Two years into the conflict, have Putin and the Russian economy been the real winners of the war in Ukraine? Depressingly that’s what the numbers suggest

He isn't going away, you know? Russian President Vladimir Putin smiles during the International Cyber Security Congress (ICC) (Photo by Mikhail Svetlov/Getty Images)


Since Russia’s full-scale invasion of Ukraine in February 2022 hundreds of thousands of lives have been lost, millions of people have been displaced, Western economies have suffered and international relations have been disrupted and restructured. Cui bono?

From the very beginning of the war the West has stood staunchly against Russia, imposing sanctions that were meant to force Putin to withdraw his troops. Not only has this not worked, but it seems to have negatively affected Europe’s economy more than the Russian coffers.

According to the IMF, consumer spending in Russia rose in 2023 by 6 per cent and inflation has now fallen from 11.5 per cent to 6.5 per cent. While particular sectors, like the automotive industry, have taken a serious blow, overall industrial output remains the same as two years ago. As for revenue from oil and gas exports, it actually appears to have risen.

Russia has been diversifying its energy export markets. China and India, which has increased its oil imports from Russia more than tenfold, have saved the day for Moscow. A “shadow fleet” of Russian-controlled tankers manages to bypass the price cap and supply refineries in Asia. Even Saudi Arabia buys cheap Russian oil to feed its power plants, selling its higher-priced own crude to the rest of the world.

IMF experts expected Russia’s GDP to contract by 8.5 per cent in 2022 and a further 2.3 per cent in 2023. Instead, in 2022 the Russian economy shrunk by a mere 2 per cent, while last year it grew by 3 per cent. At the same time, European and Euro Area GDP grew by 0.5 per cent – 2.9 points down from 2022, when European GDP was 3.4 per cent up. 

European economic powerhouses have been particularly affected. Germany’s economy – the world’s fourth largest, which accounts for about a quarter of the EU’s total GDP – contracted by 0.3 per cent by the end of 2023, narrowly missing a recession. UK GDP growth fell from 4.3 per cent to 0.1 per cent.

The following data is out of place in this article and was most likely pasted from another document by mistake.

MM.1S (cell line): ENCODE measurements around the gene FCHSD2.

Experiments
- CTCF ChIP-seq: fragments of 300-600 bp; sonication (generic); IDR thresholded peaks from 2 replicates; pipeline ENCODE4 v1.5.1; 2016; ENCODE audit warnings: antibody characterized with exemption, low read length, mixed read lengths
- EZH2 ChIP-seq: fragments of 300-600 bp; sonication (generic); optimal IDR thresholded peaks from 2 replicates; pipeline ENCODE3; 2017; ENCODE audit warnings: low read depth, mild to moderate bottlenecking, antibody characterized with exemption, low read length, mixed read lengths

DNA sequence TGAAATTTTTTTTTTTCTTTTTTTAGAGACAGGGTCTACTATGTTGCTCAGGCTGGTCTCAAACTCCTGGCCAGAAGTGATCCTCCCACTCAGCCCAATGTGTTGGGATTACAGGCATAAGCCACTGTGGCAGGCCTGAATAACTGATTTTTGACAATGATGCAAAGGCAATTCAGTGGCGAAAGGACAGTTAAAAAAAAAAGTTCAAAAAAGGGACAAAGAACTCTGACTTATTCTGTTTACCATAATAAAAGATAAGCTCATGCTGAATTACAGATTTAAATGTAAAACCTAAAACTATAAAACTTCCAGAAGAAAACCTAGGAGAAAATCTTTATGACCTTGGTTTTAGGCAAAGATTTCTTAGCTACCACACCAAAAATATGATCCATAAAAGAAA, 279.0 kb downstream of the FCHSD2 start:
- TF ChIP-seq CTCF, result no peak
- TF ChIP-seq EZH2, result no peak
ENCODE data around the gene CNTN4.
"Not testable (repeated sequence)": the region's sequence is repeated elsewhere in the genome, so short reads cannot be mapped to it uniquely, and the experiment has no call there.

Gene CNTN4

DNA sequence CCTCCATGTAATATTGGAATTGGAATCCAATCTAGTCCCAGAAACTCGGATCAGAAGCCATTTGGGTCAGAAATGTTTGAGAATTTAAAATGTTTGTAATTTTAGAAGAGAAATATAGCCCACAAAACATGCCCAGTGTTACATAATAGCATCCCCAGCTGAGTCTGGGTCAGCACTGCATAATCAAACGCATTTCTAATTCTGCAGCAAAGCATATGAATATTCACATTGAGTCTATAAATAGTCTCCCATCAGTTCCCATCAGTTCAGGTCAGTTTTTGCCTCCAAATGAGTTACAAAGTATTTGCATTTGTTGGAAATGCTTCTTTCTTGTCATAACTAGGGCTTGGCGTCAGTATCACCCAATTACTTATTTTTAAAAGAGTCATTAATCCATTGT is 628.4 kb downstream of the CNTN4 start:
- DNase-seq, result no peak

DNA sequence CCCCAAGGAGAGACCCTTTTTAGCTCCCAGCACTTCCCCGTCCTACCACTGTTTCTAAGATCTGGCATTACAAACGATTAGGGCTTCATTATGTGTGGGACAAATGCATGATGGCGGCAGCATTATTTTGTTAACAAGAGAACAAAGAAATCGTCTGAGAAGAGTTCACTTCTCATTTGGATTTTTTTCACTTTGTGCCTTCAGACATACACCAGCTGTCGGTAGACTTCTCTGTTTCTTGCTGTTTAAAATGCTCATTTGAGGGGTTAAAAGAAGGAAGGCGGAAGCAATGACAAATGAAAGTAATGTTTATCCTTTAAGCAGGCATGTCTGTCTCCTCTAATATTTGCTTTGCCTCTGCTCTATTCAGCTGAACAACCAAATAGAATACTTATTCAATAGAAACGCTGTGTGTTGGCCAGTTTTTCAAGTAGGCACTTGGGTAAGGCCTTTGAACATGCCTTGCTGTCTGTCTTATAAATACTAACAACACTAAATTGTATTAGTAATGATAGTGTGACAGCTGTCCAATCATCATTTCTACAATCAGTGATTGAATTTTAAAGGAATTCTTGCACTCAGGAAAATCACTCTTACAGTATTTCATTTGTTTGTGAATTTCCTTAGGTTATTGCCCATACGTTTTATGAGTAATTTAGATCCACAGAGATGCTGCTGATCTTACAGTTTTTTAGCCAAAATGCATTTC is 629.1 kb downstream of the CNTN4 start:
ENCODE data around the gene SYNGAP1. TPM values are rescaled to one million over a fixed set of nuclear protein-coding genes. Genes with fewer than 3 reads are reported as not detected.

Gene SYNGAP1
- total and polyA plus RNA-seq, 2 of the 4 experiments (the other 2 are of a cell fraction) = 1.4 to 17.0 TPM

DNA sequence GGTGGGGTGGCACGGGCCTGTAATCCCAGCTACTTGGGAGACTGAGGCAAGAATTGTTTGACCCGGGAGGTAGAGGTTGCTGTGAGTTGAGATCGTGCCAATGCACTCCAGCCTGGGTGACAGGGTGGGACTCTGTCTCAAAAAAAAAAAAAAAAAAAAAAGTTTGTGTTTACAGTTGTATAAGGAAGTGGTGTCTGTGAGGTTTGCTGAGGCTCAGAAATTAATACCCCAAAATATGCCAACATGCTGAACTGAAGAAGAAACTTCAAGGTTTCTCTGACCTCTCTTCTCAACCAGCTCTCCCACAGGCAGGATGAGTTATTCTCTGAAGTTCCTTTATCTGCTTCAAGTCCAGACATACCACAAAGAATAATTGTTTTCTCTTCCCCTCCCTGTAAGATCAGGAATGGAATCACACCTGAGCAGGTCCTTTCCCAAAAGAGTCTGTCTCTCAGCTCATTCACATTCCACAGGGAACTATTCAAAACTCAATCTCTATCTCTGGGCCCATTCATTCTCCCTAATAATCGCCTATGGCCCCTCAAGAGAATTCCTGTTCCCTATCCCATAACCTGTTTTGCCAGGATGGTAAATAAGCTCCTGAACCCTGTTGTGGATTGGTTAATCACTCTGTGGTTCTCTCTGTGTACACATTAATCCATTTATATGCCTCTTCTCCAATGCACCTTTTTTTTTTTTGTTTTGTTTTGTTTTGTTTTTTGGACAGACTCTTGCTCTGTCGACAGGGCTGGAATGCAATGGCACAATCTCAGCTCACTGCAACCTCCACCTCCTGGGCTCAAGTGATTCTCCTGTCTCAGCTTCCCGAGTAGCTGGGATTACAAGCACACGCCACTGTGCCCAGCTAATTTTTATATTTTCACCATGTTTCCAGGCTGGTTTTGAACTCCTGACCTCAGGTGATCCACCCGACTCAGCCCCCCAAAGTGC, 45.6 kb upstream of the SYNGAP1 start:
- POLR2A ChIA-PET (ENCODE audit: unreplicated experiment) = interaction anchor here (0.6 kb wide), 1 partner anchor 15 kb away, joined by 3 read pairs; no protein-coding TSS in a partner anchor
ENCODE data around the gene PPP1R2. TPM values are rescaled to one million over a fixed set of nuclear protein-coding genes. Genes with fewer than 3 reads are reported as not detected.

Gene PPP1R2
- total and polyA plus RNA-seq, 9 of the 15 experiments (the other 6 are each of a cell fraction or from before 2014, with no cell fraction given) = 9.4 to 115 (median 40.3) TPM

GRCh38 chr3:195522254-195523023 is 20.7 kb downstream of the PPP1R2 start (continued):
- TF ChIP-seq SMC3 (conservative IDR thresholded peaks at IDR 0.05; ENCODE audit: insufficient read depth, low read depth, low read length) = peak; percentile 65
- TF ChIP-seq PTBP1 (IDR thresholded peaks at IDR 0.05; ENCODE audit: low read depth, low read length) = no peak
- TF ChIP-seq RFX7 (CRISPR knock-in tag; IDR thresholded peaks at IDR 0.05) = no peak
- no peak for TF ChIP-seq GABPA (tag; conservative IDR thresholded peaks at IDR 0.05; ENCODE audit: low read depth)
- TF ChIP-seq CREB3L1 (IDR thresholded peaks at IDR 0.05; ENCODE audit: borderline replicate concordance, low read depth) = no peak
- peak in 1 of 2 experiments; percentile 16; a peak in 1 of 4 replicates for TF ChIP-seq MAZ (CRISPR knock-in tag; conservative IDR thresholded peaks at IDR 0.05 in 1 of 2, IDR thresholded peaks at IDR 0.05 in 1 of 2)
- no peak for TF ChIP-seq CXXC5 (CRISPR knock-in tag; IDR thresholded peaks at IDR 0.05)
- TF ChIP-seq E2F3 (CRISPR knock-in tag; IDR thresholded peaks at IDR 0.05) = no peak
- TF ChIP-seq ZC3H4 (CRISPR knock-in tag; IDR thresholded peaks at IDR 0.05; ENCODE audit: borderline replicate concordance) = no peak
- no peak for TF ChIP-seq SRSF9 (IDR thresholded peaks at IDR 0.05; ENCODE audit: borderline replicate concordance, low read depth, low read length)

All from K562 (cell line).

On the other hand, Asian powers have benefited. The world’s fastest growing economy in 2023 was no other than India, with China coming third. Turkey’s ambivalent stance on the Russo-Ukrainian war has also reaped rewards for its economy, with exports of essential goods to Russia – amongst which microchips crucial to the war effort – surging.

As for the elephant in the room, the United States looks not only economically unaffected by the conflict, but contrary to Europe it keeps growing. The US fossil fuel self-sufficient economy increased its GDP by 1.9 per cent in 2022 and 2.5 per cent in 2023.

The heaviest toll has been taken by Ukraine itself. During the last two years, it has lost 30 per cent to 35 per cent of its GDP. Despite the hundreds of millions in financial aid from the West, poverty rate has reached a staggering 24 per cent. The cost of rebuilding the Ukrainian economy is now estimated at more than half a trillion dollars.

The situation on the ground does not look good either. After last year’s failed Ukrainian counter-attacks, and as Russian troops now prepare for a spring offensive, it becomes increasingly clear that it may not be militarily possible to oust Putin’s army from the eastern Russian-speaking provinces of Ukraine. 

In fact, even French President Emmanuel Macron acknowledged Ukraine’s inability to win the war when he recently said that it might prove necessary to deploy Western troops on the frontline – before being swiftly rebuffed by EU and NATO leaders. 

Meanwhile, a further 50 billion Euros of aid to Ukraine have just been approved by the EU Council. But numbers do not lie. Everyone somewhat benefits from this war, apart from the EU and Ukraine. So is shovelling cash into a futile cause at the cost of prosperity and social cohesion a wise long-term strategy?

Maybe a refresher on valuable lessons from its own history would be useful for Europe. A brush-up, for instance, of Otto von Bismarck’s notion of “realpolitik” could possibly prove beneficial. Not all struggles are worth pursuing at all costs to the bitter end.